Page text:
In "Leverage for Good," author Lester Salamon provides a comprehensive view of the actors and tools that are transforming philanthropy and social investment. A professor and director of the Johns Hopkins Center for Civil Society Studies, Salamon highlights how charitable, government and private investment resources are mobilizing to address pressing social, economic and environmental problems. The book was published by Oxford University Press.
The 162-page"Leverage for Good" is a companion to the hardcover "New Frontiers of Philanthropy, A Guide to the New Tools and New Actors that Are Reshaping Global Philanthropy," edited by Salamon and also published by Oxford.
Previously founding director of the Johns Hopkins Institute for Policy Studies and deputy associate director of the United States Office of Management and Budget, Salamon is a pioneer in the empirical study of the nonprofit sector in the United States and internationally.
In contrast to the 20th century, when philanthropists focused primarily on grants and gifts, Salamon says the “new frontiers of philanthropy” include multiple tools to leverage private resources, including loans, loan guarantees, private equity, bartering, social stock exchanges, bonds, secondary markets and investment funds.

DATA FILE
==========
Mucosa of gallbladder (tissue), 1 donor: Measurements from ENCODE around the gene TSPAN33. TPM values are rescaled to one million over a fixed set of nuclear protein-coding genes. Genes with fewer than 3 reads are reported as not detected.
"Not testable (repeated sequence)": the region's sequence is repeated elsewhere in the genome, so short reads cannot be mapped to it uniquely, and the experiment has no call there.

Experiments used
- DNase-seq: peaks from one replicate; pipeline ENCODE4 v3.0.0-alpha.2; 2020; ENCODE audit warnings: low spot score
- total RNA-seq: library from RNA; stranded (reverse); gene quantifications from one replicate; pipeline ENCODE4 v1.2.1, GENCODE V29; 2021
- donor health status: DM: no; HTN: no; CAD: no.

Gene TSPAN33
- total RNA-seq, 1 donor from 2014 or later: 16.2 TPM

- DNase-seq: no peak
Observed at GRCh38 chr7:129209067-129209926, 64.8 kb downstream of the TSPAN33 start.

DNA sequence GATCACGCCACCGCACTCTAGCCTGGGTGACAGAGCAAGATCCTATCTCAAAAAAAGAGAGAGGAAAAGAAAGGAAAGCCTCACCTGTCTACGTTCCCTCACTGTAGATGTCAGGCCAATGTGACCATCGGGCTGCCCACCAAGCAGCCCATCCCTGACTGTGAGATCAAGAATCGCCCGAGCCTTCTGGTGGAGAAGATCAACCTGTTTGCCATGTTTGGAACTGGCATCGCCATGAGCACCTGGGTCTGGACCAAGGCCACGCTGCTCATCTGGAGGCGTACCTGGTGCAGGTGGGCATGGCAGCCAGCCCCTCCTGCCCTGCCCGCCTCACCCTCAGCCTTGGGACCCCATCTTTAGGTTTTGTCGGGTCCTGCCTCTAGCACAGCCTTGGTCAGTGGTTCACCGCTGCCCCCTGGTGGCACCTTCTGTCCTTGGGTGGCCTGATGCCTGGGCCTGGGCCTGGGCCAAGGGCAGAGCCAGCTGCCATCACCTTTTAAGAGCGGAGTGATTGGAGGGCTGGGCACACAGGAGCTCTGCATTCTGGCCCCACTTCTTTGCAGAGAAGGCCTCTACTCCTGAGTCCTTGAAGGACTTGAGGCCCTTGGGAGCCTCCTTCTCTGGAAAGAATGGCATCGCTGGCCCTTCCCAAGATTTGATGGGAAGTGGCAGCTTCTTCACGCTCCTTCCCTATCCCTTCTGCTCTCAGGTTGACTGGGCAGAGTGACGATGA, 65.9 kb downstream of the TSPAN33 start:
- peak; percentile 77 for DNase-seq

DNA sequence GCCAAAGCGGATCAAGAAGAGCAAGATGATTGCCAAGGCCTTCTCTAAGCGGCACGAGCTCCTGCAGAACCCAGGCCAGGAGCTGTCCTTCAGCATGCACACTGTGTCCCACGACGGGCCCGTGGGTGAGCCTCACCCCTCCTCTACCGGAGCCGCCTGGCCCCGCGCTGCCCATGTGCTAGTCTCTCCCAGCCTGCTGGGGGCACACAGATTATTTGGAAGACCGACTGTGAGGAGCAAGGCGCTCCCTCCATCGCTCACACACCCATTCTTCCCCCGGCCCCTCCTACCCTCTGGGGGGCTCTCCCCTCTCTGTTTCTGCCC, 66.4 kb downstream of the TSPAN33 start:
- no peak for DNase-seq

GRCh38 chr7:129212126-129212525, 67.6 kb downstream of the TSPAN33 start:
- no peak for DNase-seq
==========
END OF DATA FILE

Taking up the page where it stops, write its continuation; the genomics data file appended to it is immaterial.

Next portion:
“In the philanthropic context it means finding a way to go beyond the limited flow of charitable resources generated by the earnings on foundation assets or the annual contributions of individuals to catalyze for social and environmental purposes some portion of the far more enormous investment assets resident in banks, pension funds, insurance companies, mutual funds and the accounts of high net worth individuals,” he writes.
As a result, Salamon explains, social investing today is:
More diverse, involving a wider variety of sources of support.
More entrepreneurial, blending economic and social returns.
More global, engaging problems on an international scale.
More collaborative, interacting with broader civil society, including financial institutions and government agencies.
In the foreword, Rapson writes about Kresge’s decision to reorganize topically, focus on vulnerable residents in America’s cities and engage in social investing. In addition to building program teams that invest in research, networks, advocacy and communications strategies, Kresge has stretched its capital support spectrum to include a number of philanthropic instruments.
“We’ve created a social investments practice that over the next five years will deploy $150 million in loans, guarantees, linked deposits and direct investments. And we’ve tested the edges of risk and the complexities of working across sectors,” he writes.
Rapson describes "Leverage for Good" as “an invaluable overview of the enormous opportunities opening up to bring new resources and new talents to the solution of some of our most intractable problems.” He predicts Salamon’s project, supported by Kresge, “will help our partners, our peers and the sector as a whole make a more profound and lasting impact on the issues about which we are most passionate.”